KAJAHL (b. 1985 in Santa Cruz, California). Lives and works in New York. Through painting, KAJAHL resurrects objects that are lying dormant in historical archives. He endlessly scours and sifts through books, online images and visits museums in order to gather source material. KAJAHL takes these finds from his excavations and hybridizes entities that eventually become grandiose figures. Although the characters he constructs belong to a multiplicity of time periods, locations and cultures, they foreground the forgotten past and reanimate minor artifacts of history into what amounts to a transformative assemblage.
KAJAHL's previous solo exhibitions include, "KAJAHL: Obscure Origins," Tillou Fine Art, Brooklyn, NY; and the University North Carolina Wilmington Arts Gallery, Wilmington, NC. KAJAHL's next solo exhibition, "Unearthed Entities," opens at Richard Heller Gallery on September 9, 2017.
KAJAHL has exhibited his work in numerous group exhibitions, including In Context: Africans in America, Goodman Gallery in Johannesburg, ZA; emerging; Visual Art and Music in a Post-Hip-Hop Era, MoCADA, Brooklyn, NY; 30 Americans; Next Generation, Contemporary Wing, Washington, DC; and The Black Portrait, Rush Arts Gallery, New York, NY. KAJAHL's next group exhibition will be at Richard Heller Gallery's booth, 455, at EXPO CHICAGO 2017 September 13 - 17.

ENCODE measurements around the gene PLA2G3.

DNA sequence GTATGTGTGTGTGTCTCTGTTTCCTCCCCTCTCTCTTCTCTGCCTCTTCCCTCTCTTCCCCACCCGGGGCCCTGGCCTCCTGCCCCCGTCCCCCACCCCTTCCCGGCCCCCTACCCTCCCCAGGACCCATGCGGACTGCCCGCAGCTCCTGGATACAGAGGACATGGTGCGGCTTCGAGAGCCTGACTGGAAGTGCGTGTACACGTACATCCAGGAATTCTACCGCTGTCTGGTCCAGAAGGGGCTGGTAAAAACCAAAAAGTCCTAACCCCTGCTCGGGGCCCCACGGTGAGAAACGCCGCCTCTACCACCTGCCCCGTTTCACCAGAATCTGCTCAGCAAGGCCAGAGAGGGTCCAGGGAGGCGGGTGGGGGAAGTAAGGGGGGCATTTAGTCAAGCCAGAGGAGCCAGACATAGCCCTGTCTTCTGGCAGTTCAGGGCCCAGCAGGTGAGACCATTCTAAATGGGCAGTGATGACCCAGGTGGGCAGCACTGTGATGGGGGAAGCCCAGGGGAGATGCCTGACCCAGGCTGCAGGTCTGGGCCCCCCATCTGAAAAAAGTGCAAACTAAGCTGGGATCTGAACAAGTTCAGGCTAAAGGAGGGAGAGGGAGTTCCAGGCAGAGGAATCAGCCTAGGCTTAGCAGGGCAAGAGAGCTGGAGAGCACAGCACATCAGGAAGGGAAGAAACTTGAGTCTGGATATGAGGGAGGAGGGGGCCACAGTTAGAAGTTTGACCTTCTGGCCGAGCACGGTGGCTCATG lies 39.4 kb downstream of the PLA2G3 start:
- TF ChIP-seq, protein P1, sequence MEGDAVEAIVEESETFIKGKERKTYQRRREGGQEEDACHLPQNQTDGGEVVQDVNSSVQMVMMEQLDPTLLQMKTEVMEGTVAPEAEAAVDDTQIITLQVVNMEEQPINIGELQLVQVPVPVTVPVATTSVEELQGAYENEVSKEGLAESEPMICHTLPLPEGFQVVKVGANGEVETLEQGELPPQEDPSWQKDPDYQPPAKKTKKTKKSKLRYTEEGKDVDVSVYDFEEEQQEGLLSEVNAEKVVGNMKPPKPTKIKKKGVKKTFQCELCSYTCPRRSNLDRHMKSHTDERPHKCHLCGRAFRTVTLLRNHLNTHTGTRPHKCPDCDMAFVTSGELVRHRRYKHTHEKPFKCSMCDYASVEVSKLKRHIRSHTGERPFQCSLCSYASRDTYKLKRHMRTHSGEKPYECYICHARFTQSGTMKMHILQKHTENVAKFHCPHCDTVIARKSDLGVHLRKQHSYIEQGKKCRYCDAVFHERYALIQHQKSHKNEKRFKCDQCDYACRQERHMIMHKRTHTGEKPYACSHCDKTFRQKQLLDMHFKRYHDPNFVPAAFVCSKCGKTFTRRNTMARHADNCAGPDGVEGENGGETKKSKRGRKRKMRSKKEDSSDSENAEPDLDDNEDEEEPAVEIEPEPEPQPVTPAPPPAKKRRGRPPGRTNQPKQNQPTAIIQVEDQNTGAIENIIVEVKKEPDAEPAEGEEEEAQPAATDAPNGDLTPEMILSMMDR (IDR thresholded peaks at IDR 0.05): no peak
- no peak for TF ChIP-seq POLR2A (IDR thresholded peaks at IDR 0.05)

In 2013, KAJAHL was a recipient of the Joan Mitchell Foundation Painters and Sculptors grant. In 2016, KAJAHL participated in the Joan Mitchell Center, Artist in Residence in New Orleans, LA, and the New Holland Residences, Studio Program, New York, NY.
KAJAHL received his BFA from San Francisco State University in the Fall of 2008, and spent his final year studying at the Accademia di Belle Arti Firenze, Italy. In the spring of 2012 he received his MFA from Hunter College in New York City.
In addition, KAJAHL has traveled extensively throughout Western Europe, Central America and parts of Africa including Morocco, Ethiopia and Kenya in search of inspiration. His travels have been centered on direct work with the photographic archives of the Warburg Institute, Ethnological Museum of Xalapa, Mexico City and Berlin.